Date Tags linux

It has already been predicted many times, but I personally believe that 2017 is going to be the Year of the Linux Desktop. Let me explain why:

Late October 2016, Apple unveiled its groundbreaking new MacBook Pro. Besides some expected hardware refreshments like a newer CPU and a blazingly fast NVMe SSD, it now also comes with some new features such as the Touch Bar and less connectors than ever. Even The Verge can only put it this way: None of Apple's additions improve professional workflows yet, and its subtractions will lead to plenty of headaches...

However, this blog post is not about Apple and their recent changes on the MacBook Pro at all. What this move by Apple did cause, is a lot of people switching from OS X to GNU/Linux. And why wouldn't you? I mean, Wired reported that Linux took over the Web. Now, it’s taking over the World. The Internet we use today really couldn't exist without Linux. Even your mother can run Linux.

One of the reasons why the (software) developer community was so fond of the MacBook Pro's, was the combination of a thin, light-weight device with excellent battery life and a Unix-based operating system. However, the competition has been catching up with great laptop series like (for example) the Lenovo ThinkPads and the Dell XPS and Precision series. They might not have aluminum unibodies, but besides that the Linux hardware support is doing extremely well in my opinion.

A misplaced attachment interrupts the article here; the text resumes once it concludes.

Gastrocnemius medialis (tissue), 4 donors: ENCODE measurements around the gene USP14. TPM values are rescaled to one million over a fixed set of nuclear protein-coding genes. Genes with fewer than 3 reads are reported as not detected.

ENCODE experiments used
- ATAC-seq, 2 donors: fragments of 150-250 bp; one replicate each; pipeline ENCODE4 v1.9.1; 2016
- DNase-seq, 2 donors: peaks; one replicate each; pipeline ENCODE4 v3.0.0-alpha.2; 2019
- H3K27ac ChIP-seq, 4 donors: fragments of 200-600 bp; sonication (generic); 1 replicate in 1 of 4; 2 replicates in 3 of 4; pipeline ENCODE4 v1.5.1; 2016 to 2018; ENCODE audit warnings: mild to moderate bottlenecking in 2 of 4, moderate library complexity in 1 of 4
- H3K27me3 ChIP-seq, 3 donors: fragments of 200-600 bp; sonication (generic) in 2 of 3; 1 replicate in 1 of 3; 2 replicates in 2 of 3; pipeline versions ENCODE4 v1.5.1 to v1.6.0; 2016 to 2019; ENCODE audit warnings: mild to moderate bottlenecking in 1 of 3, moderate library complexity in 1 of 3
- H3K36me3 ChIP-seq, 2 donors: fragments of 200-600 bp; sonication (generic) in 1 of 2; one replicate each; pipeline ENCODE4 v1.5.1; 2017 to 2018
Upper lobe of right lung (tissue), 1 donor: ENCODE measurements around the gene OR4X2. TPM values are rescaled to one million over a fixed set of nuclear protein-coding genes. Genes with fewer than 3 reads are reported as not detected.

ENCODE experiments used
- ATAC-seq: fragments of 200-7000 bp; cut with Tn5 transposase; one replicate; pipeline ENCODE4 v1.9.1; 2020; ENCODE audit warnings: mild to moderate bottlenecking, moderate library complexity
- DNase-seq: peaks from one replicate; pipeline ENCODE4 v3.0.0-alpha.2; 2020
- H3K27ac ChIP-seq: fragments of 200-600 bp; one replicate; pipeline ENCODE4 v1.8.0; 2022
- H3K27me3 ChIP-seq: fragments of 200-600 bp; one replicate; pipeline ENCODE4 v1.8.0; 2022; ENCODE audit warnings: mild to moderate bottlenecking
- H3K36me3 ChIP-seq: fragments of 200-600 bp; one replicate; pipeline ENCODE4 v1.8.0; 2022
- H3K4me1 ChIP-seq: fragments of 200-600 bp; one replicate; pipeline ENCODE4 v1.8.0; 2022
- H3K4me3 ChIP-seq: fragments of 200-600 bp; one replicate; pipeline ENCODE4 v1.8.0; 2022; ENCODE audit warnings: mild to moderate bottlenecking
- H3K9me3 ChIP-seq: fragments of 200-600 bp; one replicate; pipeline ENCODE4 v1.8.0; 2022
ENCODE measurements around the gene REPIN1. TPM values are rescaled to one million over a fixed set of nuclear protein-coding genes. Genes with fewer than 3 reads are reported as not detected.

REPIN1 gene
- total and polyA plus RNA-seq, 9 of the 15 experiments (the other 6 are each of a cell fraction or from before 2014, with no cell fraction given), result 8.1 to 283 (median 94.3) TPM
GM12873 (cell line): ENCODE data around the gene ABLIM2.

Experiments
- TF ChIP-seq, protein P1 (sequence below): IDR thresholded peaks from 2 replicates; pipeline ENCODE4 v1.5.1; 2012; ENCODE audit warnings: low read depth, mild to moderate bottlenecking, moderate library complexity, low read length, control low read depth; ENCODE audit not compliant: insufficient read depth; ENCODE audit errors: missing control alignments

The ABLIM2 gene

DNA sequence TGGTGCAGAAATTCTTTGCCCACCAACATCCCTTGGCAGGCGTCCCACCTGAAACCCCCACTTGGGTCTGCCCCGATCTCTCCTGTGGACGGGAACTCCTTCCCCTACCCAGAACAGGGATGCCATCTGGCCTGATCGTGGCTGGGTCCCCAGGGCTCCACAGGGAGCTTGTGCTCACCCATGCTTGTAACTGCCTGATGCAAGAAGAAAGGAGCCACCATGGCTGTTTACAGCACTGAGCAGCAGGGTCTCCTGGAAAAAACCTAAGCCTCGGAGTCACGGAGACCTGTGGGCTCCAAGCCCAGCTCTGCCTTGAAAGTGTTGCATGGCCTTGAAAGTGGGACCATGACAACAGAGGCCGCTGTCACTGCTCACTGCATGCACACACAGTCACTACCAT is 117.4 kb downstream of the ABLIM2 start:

We will now continue on to the most opinionated part of this blogpost, what would be the Best Linux Distro for you then, you might ask?

  • If you always want the latest, greatest releases of software, and don't mind investing time to install Linux exactly in the way you want it, try out Arch Linux; they also have one of the largest and most up-to-date Linux wiki's I have ever seen. In case you are too lazy to do the manual setup, try more beginner-friendly Arch-based distro's like Antergos, Manjaro or Apricity.

  • If you like stability, pick the Universal Operating System Debian and never look back; Debian stable is rock-solid stable, Debian testing has more recent versions of software and is also very stable, or if you want the latest, greatest releases of software but are just too much in love with apt (and you should), go with Debian unstable and you will be living on the (bleeding) edge. If you run a server and need to follow online tutorials on how to achieve certain results, you might need to go with Ubuntu as most tutorials are focussed it.

  • If you really need something that looks like OS X (or macOS), go with Elementary OS; a fast and open replacement for Windows and macOS.

  • If you want to try something completely new and fresh, go with NixOS; the Purely Functional Linux Distribution with a unique approach to package and (declarative) configuration management and has atomic upgrades and rollbacks.

  • Last but not least, if you are crazy about containers, you should really check out CoreOS Container Linux and read this blogpost.



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